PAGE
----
I was born on this island, Tasmania. I haven’t always lived here. But the bulk of my childhood was spent in a bushy suburb of Hobart in the shadow of kunanyi/Mount Wellington. The wind whistling down the valley was referred to as “the freight train” by my parents; it was that loud.
I knew I lived in a cool climate, but I didn’t feel the cold much in those days. Young blood is easily stirred and I was a tree-climbing, rope-swinging adventurer. I had a sister and a brother to spend time with, and the rivulets and bushland gave us space and freedom to explore.
We found a tea towel once, discarded on the ground near the creek. The brand was woven into it – it was a Drymor. The towel became our flag, and we named our little land Drymor. I can’t recall what we did there in much detail. But we got muddy and sometimes wet, and came home with eucalypt air in our lungs and twigs in our hair.
Wool was always there. Our Dad wore it bushwalking. In those days, lightweight merino clothing wasn’t yet developed. I remember some heavy woollen pants, a good old tam o’shanter in reds and greens, thick woollen socks, and some handknits from various family knitters. Mum made lots of things for all of us – including a woollen shirt for Dad. Our beds were blanketed with wool. Although we were small city people, we liked to go walking in wilder areas, and we knew how to keep ourselves warm.
I married a Canberra lad, and we lived for a while in a small inland city in Victoria. When we moved back to Tasmania after eight years living on the mainland, I felt the cold so much more. We had young children and there was an innate feeling that I ought to keep them warm. Our heating bills were a shock. It didn’t take long for me to wise-up and think of better ways to warm us all. A trip to the Waverley Woollen Mills shop saw me investing in Merino wool blankets for all our beds. The difference these beautiful blankets make is extraordinary.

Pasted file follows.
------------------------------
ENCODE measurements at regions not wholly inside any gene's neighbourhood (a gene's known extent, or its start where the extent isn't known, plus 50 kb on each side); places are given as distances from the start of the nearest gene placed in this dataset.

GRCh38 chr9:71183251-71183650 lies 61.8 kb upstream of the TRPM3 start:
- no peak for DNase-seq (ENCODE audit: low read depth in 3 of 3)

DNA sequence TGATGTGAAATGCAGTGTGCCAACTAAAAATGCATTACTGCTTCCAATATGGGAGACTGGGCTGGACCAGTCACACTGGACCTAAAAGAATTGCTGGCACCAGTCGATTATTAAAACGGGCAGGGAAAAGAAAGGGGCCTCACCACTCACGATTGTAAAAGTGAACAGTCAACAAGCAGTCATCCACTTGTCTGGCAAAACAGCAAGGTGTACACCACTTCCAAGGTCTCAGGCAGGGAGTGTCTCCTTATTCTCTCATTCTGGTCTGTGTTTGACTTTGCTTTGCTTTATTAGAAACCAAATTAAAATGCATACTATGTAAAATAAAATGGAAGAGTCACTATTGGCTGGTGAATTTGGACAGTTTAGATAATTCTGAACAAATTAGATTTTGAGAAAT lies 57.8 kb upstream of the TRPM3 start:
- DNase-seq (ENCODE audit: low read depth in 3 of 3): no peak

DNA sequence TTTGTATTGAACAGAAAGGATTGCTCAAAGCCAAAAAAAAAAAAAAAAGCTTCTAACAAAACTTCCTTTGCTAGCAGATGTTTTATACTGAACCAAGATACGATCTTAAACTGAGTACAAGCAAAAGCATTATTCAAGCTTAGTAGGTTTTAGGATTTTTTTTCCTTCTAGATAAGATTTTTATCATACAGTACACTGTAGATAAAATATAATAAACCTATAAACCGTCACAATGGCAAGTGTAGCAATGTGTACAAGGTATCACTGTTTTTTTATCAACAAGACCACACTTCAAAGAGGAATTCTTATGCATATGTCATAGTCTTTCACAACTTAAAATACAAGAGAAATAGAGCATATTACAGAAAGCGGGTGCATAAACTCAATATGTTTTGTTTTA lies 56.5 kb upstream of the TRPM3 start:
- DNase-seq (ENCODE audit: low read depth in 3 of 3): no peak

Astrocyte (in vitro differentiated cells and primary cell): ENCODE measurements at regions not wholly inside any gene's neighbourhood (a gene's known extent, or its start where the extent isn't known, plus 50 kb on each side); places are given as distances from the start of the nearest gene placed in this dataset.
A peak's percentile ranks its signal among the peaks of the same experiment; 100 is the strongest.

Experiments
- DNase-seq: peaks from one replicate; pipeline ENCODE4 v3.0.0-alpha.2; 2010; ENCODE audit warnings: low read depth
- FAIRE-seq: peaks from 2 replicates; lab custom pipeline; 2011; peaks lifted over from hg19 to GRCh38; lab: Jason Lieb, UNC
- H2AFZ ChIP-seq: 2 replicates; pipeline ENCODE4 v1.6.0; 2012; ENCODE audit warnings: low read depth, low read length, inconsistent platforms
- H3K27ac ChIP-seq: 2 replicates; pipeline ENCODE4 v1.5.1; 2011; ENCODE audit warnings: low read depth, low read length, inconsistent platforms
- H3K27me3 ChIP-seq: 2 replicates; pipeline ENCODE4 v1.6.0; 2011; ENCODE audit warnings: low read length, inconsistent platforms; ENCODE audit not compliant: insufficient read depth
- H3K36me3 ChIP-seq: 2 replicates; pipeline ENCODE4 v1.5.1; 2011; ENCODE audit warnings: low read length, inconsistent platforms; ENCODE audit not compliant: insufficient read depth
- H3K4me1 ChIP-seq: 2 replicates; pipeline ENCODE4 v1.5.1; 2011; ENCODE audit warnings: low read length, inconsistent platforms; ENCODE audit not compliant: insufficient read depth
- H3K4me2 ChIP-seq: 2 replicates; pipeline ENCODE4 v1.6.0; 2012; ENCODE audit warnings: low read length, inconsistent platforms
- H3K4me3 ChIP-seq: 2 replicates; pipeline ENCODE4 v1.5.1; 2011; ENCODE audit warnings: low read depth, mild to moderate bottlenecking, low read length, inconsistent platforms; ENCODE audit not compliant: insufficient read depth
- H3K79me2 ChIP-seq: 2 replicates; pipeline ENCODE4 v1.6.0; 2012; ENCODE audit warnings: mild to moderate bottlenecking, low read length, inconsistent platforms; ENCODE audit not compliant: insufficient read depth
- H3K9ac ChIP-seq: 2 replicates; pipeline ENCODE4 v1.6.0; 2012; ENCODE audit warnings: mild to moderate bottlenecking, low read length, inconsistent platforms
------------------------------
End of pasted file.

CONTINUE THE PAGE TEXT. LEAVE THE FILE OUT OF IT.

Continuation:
And of course, I knit for warmth too. With the five of us, as well as a large extended family, I can’t keep up with all the knitting I’d like to do. But nothing gives me more pleasure than seeing my knitwear keeping a loved-one warm.
I hope you will come with me on a journey. I want to take a good look at wool. Origins and production will come into it a little. But our main focus will be on what happens after the ball-band is slipped off. What do we make with wool? How do we wear it? What do we love about this incredible natural fibre? I’m passionate about Tasmania, and the wool Nan is producing here is just so stellar – I’d like everyone to experience it!
I’m also very happy to invite your input. If there’s something you’d like to know, leave a comment below. Or you can email me: email@example.com I’d be very happy to do some research about any aspect of woolcraft you’re intrigued by.